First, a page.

Have you ever lost one sock or one shoe after looking all over for days or weeks? Well don’t feel so bad, recently some scientists found their second ski at a research site after the ice melted for seven years!Continue reading “Scientists find the other ski after seven years”
In Matt Parker’s recent video he looks into some interesting properties of the shapes commonly found in nature in bee’s hives:Continue reading “Matt Parker’s new Video on Math Beeing Interesting”
It’s been one year since the spammageddon of Hacktoberfest requests and issues with contributing to only accepted opted-in repositories – but this year there are some good changes:
You can now use Gitlab for PRs.
Monetary donations are also encouraged for open source projects.
You can either get a shirt or plant a tree, for completing 4 PRs with improvements to participating open source projects.
Also, of course if you have a project yourself you maintain, you can add “Hacktoberfest” tag to get participants to find your repo. 🙂 What are some of the projects you might consider helping?Continue reading “Hacktoberfest 2021 is here!”
PineTime is one inexpensive yet very useful “smart watch”. If you want one that is open source, unlike those from Apple or Google, you will be glad to see this watch which is not only inexpensive but has software you can change (if you buy a dev kit version and know some wiring…)Continue reading “Pine64 PineTime review”
In Brian Christian’s The Most Human Human, he first explains some of the early experiments in human-like chatbots – Eliza the therapist and the more recent attempts to “understand” language through the vast equivalent documents the UN keeps record of.
He also goes in to the question that plagued early industrialism, will robots be getting our jobs with AI? Well, if something is a repetitive and arduous task, as he puts it, you are the robot. In the art world an actor may do a play for a weekend or two… and no more – is that a waste? I his words:Continue reading “Book review – The Most Human Human”
If you have tried at building an Android app recently you might notice that there is a new icon shown on newer Android Oreo, Android 10, Android 11 devices… it shows the Android antenna head instead of the normal icon. The odd thing is that the “design” area of the .xml file will display it but not let you actually design and draw in it like you can change layout xml. You can however use Inkscape or your favorite .svg editor and convert that file to this Android format:Continue reading “Turning a normal SVG into an Android Vector (Updated Repeater-START!)”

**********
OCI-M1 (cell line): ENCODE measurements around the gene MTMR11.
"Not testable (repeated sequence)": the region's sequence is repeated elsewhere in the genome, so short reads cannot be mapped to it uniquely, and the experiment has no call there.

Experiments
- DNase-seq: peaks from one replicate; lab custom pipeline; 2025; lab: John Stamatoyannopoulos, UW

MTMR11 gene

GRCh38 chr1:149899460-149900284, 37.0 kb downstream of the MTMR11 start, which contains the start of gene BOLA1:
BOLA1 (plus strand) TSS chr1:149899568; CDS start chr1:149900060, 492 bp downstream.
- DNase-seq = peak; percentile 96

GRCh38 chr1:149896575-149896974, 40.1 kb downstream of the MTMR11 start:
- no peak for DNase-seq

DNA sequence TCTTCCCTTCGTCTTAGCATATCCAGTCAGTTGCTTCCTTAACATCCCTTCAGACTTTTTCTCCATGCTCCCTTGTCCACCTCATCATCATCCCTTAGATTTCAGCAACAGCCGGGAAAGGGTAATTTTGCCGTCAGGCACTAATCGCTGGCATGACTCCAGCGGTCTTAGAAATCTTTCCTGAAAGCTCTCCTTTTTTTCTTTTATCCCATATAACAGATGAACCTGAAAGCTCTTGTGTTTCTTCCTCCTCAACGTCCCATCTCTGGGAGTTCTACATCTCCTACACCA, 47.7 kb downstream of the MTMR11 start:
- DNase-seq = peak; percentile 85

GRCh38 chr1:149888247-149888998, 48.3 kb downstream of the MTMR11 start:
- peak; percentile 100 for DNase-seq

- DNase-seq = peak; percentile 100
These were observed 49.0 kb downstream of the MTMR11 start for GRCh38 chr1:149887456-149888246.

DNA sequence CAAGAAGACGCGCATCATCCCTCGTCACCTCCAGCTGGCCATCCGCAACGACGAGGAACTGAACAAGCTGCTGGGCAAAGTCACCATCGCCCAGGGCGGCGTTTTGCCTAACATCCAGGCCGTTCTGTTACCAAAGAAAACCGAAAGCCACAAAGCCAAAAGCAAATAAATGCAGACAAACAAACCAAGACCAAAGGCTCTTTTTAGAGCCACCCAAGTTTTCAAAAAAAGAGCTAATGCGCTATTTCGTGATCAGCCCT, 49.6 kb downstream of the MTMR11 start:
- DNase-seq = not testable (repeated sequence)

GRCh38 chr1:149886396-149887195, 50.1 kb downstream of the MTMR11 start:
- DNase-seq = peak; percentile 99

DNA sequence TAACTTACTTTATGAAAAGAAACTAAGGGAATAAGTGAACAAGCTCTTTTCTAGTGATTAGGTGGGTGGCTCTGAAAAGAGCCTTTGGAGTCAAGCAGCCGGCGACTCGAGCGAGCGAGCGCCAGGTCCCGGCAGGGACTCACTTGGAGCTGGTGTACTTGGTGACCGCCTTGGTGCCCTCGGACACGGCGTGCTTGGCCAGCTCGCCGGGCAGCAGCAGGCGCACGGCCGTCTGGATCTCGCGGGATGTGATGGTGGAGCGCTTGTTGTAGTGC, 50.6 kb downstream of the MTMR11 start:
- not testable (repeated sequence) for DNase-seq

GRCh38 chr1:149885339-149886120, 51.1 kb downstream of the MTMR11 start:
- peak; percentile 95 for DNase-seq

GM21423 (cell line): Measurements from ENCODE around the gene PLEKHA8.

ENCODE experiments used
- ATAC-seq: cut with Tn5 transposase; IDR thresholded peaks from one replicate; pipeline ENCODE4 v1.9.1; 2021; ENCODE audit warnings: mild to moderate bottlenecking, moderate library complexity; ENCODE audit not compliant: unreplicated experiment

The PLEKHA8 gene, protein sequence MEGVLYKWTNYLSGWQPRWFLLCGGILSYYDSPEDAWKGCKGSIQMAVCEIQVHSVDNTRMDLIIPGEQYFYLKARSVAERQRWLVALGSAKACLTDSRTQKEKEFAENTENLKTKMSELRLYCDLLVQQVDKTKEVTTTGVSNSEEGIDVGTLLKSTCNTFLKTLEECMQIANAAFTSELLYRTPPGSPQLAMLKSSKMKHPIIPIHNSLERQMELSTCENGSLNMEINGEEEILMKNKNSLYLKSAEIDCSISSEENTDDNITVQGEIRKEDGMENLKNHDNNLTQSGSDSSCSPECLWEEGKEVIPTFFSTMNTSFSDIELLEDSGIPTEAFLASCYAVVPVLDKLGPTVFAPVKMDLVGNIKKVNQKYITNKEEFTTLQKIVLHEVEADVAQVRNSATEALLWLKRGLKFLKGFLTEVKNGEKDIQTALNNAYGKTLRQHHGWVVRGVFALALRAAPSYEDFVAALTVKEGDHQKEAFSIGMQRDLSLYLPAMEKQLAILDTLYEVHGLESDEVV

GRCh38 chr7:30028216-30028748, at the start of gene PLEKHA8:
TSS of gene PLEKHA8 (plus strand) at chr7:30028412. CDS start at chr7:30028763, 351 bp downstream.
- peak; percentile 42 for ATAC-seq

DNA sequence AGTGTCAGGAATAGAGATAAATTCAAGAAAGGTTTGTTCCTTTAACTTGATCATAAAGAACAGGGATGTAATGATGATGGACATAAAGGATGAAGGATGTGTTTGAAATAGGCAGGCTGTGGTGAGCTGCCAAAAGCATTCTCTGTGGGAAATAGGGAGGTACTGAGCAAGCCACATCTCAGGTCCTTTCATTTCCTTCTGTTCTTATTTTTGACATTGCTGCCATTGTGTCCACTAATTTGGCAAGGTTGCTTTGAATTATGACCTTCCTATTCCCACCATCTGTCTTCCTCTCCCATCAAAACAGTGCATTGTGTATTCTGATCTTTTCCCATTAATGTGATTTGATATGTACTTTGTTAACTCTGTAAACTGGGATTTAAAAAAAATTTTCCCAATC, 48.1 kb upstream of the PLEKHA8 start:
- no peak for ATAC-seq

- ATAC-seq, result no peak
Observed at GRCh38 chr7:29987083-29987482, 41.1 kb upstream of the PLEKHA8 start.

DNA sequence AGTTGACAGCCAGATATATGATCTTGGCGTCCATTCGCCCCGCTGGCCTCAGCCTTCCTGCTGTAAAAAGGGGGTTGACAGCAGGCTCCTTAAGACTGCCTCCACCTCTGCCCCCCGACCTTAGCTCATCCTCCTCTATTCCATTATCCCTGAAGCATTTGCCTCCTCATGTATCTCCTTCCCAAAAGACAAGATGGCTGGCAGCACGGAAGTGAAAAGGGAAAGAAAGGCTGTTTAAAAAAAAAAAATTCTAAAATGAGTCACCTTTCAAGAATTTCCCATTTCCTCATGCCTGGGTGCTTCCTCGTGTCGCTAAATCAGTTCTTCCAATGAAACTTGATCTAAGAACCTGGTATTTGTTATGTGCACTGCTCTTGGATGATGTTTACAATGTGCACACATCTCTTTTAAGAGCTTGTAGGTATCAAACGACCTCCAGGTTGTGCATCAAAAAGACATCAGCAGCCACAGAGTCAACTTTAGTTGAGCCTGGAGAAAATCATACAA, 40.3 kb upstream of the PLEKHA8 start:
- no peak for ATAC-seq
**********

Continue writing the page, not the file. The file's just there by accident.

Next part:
As you may have noted if you have recently upgraded to Pinephone or Librem Phone, there are currently some missing spots as far as good and well built mobile apps for the platform. While this affords great opportunity for the first folks to build apps to profit from this growing segment, we also should encourage local app makers to fix their apps to work on Linux/Librem Phone!Continue reading “Let your voice be heard for Librem Phone/Pinephone Apps!”
During the past year many have been able to give each other a good amount of grace and empathy and not judge them by their race, inability to wear a mask, or whether they go to the grocery store once a week or once a month to reduce their risk. Business owners have shown concern by giving special hours for the at risk or unvaccinated to come and shop early hours. And many have been using tools like microcovid.org to gauge the risk their household should budget. However not all has been as it should be.Continue reading “Common Sense (and basic arithmetic) are not so common anymore”
If you are using Chrome 93, you may have noticed recently the “Your connection is always secure unless Chrome tells you otherwise” in the location bar. This raises an interesting question – should the system be telling you that any site that you visit is secure? Should we be trusting Chrome in this regard?Continue reading “Chrome 93 brings a different way of thinking”
In the chapter The Long Tail of the Law, in Alex Bellos’ book The Grapes of Math, he shows some different statistical patterns that share the same properties:Continue reading “Zipf’s law, Kleiber’s law, and finding interesting patterns in browsing history”